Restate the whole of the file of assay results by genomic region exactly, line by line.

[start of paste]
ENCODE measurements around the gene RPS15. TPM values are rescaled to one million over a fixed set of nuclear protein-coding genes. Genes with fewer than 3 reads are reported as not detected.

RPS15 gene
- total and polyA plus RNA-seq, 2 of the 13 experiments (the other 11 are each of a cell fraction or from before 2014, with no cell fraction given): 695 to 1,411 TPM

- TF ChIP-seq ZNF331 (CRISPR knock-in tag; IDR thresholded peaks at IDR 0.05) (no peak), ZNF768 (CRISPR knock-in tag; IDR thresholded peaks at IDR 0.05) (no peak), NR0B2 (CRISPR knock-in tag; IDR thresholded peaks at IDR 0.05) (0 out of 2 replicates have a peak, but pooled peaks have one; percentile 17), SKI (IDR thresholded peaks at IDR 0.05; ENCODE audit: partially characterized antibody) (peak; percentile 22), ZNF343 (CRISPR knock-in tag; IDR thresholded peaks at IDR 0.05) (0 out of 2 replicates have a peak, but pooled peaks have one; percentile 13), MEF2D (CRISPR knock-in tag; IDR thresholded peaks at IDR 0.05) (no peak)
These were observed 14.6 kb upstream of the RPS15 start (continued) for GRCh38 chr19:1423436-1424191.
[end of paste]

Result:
ENCODE measurements around the gene RPS15. TPM values are rescaled to one million over a fixed set of nuclear protein-coding genes. Genes with fewer than 3 reads are reported as not detected.

RPS15 gene
- total and polyA plus RNA-seq, 2 of the 13 experiments (the other 11 are each of a cell fraction or from before 2014, with no cell fraction given): 695 to 1,411 TPM

- TF ChIP-seq ZNF331 (CRISPR knock-in tag; IDR thresholded peaks at IDR 0.05) (no peak), ZNF768 (CRISPR knock-in tag; IDR thresholded peaks at IDR 0.05) (no peak), NR0B2 (CRISPR knock-in tag; IDR thresholded peaks at IDR 0.05) (0 out of 2 replicates have a peak, but pooled peaks have one; percentile 17), SKI (IDR thresholded peaks at IDR 0.05; ENCODE audit: partially characterized antibody) (peak; percentile 22), ZNF343 (CRISPR knock-in tag; IDR thresholded peaks at IDR 0.05) (0 out of 2 replicates have a peak, but pooled peaks have one; percentile 13), MEF2D (CRISPR knock-in tag; IDR thresholded peaks at IDR 0.05) (no peak)
These were observed 14.6 kb upstream of the RPS15 start (continued) for GRCh38 chr19:1423436-1424191.